Flowers aren’t just for pots and vases, but plates too! Curious chefs and home cooks have extended familiar menus to incorporate newer flavors like rose and lavender. And the floral food trend doesn’t stop at tasty tea and pastries. You can add many flowers from your garden to your plate not just as a colorful decoration, but as a key ingredient full of flavor and nutrition.

Keep reading to learn how to prepare edible flowers to spruce up foods and drinks, then discover edible flower options and their potential health benefits.

How to Prepare Edible Flowers

Flowers taste best plucked straight from the yard. Pick freshly bloomed blossoms in clean, pesticide-free areas away from roads and animals. Soak the blooms in water and gently shake to rinse. Remove everything except the petals, as other flower parts are usually either bitter or inedible sans a few exceptions. It’s best to eat flowers as soon as possible, although you may store them in the fridge in a container for a couple of days.

If you’re interested in purchasing edible flowers, buy them from the organic section of a grocery store, as flower shops and greenhouses often treat their supplies with pesticides.

Edible Flowers to Expand Your Palate

Before we dive into some floral food options, note that not all flowers are edible. Before yanking a random flower out of the dirt for your dinner, always conduct your research. Some species are toxic, and even edible flowers may have been exposed to pesticides. Meanwhile, even if a flower is edible and organic, you may be allergic to it, so stay in the lane of caution before digging in.

With that in mind, these flowers are usually safe to start with.


Pansies come in different colors, and consequently, offer different nutritional content. A 2019 study reported that white and yellow had the highest protein content, while red had the highest carbohydrate content. Pansies also contain compounds with antioxidant and anti-inflammatory properties.

Meanwhile, a pansy’s mild flavor makes it a nice introduction to the delicious world of flowers. You can also munch on the entire flower instead of just the petals. Use pansies as an eye-catching garnish, or sprinkle them in a fresh, crunchy salad for a colorful health kick. If you’re in the mood for some sweets, you can even crystallize them to decorate a dessert!



Nasturtiums’ versatility makes them a popular addition to meals. Rich in vitamin C, nasturtium petals and leaves may strengthen the immune system and help you fight bacterial and fungal infections. They’re also a great source of iron, manganese, flavonoids, and beta carotene.

Their sunset-colored petals, reminiscent of the summer season when they bloom, can spice up a salad in terms of both visuals and taste. Behind an initial subtle sweetness, you’ll detect a peppery zest. The seeds make an excellent garnish with parsley. Mix the flowers with cream cheese or butter, tuck them in a sandwich, or add them to vinegar for a colorful, flavorful salad dressing.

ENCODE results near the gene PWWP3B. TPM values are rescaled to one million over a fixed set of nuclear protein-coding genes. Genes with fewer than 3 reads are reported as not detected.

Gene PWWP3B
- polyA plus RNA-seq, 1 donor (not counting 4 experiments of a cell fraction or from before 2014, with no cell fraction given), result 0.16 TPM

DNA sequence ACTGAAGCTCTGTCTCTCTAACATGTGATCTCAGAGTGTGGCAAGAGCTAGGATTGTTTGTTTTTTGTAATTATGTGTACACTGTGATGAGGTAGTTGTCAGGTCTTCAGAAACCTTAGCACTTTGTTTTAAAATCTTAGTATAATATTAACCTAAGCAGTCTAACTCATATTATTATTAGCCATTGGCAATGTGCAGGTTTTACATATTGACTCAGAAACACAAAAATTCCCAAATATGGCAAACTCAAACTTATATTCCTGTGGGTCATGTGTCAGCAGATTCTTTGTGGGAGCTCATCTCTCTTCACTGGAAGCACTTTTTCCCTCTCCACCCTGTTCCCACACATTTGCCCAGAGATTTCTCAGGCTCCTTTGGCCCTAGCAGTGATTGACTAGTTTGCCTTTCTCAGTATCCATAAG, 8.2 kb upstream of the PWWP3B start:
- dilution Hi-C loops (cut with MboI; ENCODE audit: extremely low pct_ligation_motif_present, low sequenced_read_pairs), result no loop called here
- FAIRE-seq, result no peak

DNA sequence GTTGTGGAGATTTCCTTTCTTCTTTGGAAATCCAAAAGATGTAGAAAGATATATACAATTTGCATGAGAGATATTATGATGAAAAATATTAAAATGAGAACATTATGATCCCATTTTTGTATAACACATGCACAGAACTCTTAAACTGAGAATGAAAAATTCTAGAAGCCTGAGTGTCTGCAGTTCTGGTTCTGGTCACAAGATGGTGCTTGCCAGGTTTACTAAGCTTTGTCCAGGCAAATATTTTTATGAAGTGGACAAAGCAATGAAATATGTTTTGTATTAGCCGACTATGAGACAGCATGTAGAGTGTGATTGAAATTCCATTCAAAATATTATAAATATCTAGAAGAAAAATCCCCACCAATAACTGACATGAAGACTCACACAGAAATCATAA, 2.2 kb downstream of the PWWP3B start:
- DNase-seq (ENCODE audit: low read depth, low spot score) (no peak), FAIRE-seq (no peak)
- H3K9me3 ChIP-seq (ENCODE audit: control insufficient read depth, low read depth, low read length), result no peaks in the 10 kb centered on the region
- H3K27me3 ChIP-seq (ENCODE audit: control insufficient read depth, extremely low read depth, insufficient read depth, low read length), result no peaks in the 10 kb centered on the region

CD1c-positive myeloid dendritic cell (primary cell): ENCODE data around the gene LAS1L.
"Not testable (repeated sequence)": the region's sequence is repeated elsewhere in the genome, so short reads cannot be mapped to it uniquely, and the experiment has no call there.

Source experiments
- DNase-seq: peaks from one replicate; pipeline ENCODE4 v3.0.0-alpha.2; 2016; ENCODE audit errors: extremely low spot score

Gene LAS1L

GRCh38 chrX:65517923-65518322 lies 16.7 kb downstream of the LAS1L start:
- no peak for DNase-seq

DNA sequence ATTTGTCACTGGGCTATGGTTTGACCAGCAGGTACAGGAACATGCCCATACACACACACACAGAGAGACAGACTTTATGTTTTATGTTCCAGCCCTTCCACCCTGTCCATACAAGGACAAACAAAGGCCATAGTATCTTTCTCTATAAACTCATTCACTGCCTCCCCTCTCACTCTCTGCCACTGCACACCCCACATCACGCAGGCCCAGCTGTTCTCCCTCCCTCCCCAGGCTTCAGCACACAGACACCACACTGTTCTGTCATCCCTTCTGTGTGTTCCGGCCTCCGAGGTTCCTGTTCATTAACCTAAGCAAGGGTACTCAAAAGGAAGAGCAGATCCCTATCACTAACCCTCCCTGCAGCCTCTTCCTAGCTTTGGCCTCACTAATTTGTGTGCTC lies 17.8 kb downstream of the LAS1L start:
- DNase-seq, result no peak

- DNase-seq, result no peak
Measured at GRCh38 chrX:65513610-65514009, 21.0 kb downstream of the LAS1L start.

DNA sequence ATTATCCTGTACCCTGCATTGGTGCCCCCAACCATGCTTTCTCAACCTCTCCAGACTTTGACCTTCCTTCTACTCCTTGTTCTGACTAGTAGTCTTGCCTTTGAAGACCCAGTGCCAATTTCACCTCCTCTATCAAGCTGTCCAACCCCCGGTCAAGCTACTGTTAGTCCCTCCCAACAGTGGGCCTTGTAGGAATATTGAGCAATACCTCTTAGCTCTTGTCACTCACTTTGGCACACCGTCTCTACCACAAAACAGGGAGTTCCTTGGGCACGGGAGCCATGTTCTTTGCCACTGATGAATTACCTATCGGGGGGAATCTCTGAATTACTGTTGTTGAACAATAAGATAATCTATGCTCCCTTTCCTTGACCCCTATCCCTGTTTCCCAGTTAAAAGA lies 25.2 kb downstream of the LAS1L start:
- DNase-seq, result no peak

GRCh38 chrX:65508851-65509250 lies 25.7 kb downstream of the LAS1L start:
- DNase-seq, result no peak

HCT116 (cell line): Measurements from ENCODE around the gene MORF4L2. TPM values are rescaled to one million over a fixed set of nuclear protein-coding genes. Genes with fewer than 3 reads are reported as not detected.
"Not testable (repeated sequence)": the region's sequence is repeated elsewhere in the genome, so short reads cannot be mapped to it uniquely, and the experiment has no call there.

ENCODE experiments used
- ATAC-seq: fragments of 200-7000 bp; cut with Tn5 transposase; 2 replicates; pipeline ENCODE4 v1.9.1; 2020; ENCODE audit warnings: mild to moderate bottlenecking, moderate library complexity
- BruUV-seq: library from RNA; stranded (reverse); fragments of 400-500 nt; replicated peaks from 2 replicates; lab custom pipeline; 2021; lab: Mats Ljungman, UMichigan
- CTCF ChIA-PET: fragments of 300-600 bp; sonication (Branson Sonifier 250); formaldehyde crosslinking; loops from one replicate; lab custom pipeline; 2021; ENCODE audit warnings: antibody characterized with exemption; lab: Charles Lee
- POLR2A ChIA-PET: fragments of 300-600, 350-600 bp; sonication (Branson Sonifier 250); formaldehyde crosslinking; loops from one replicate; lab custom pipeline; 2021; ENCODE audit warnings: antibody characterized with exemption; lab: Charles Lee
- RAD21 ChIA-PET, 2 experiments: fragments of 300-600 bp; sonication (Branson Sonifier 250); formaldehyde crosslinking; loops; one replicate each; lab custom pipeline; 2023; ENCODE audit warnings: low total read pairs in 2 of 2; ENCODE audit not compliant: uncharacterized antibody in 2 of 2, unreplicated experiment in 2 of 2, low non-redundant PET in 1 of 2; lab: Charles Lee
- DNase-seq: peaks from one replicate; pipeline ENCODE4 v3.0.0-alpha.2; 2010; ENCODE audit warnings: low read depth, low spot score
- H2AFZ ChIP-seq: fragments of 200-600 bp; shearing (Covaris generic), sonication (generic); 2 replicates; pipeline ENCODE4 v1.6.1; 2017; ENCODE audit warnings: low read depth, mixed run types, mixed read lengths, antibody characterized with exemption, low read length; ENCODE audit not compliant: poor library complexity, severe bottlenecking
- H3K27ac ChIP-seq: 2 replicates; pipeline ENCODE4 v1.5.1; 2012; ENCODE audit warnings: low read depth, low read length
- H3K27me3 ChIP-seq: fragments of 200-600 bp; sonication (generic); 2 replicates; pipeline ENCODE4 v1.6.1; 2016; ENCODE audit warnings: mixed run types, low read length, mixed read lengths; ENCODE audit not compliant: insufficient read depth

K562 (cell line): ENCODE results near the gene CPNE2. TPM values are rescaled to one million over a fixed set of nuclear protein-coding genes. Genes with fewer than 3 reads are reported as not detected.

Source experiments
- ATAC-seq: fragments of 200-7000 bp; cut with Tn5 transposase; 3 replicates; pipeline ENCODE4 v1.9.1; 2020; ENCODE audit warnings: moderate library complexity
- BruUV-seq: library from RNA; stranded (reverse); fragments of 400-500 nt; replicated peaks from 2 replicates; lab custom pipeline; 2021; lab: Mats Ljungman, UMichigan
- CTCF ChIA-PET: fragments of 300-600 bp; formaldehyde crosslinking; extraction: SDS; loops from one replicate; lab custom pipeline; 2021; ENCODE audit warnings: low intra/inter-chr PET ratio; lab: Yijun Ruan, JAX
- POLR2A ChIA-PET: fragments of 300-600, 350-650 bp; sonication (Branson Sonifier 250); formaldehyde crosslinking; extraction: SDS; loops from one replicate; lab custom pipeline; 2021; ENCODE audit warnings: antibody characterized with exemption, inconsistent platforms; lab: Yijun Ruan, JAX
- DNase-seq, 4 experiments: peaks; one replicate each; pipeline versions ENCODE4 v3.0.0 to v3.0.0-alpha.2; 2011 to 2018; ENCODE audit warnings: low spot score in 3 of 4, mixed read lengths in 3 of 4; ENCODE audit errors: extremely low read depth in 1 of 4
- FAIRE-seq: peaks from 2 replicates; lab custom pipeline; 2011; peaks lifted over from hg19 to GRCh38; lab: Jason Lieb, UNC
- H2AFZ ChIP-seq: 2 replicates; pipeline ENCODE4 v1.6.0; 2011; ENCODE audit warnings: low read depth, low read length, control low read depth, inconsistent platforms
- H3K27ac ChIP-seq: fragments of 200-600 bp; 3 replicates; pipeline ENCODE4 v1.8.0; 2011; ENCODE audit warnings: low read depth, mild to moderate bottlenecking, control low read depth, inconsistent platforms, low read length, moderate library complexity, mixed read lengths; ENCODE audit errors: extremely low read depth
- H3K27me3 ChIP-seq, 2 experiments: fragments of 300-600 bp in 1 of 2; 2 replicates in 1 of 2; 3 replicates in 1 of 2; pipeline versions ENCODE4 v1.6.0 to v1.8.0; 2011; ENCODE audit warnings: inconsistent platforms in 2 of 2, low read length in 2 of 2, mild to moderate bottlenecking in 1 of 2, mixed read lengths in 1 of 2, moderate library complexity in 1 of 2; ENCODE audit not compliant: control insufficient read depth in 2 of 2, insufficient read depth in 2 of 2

Roses are as delicious as they are beloved. However, not many people know about their health benefits beyond a pleasing scent and beautiful look. Rose hips — located below the petals where the seeds are stored — are an excellent natural source of vitamin C, and people use them for relief from osteoarthritis and pain after surgery.

You can find a variety of roses, which means they don’t all taste the same. As a general tip, try to choose one that smells pleasant as an indicator of taste. The petals taste slightly sweet. After removing the bitter white petal base, you can consume them raw with salads, dried with granola or mixed herbs, infused in beverages and jams, or crystallized for dessert decoration. However, be aware that processing and drying the petals degrades the vitamin C.


Known for their nutritious seeds — often salted, roasted, or glazed in honey — sunflowers’ petals and buds are also edible. One cup of seeds contains about 29 grams of protein, a large volume of essential amino acids, and various minerals. They can help lower cholesterol; supply vitamin E; promote brain, hair, and skin health; and much more. Crunch on the seeds whole, dry the petals for tea or scatter them across salads for a mild nutty flavor, and blanch the buds to toss in garlic butter for an artichoke-like flavor.


Hibiscuses have large, colorful blossoms that are usually red, yellow, pink, white, or multicolored. On top of decorative purposes, people use them for culinary flourishes. Although more research must be done to understand the full scope of the plant’s health benefits, some studies suggest hibiscus tea helps lower blood pressure, combat bacteria, and improve liver health.

They have a sour, tart flavor and you can consume them fresh or dried, hot or cold. The tartness and sourness levels can be gauged by their color, as lighter hibiscuses are more tart and sour, while darker hibiscuses are fuller and richer. Enjoy hibiscus petals in tea, jam, sugar, or relish — or as lively additions to a refreshing fruit salad.


Lilacs symbolize spring and renewal. They can also fill your plate with a delicate purple or white touch and a floral, slightly bitter taste that matches their aroma. Their petals contain lutein, which may help improve eye health, prevent macular degeneration, and decrease your risk of developing cataracts.

You can infuse lilacs to create lilac sugar, syrup, and honey, or use them as a floral ice cream base and garnish for other sweets like cake and pudding. In the mood for a bit more experimentation? Mix fresh lilac in cream cheese or yogurt for a lemony punch that’s as pleasantly surprising as the start of a new season.


Edible flowers are a sight to behold and a taste to remember. Mix and match them in your foods and drinks for a new, delicious experience that appeals to multiple senses — and also benefits your health!

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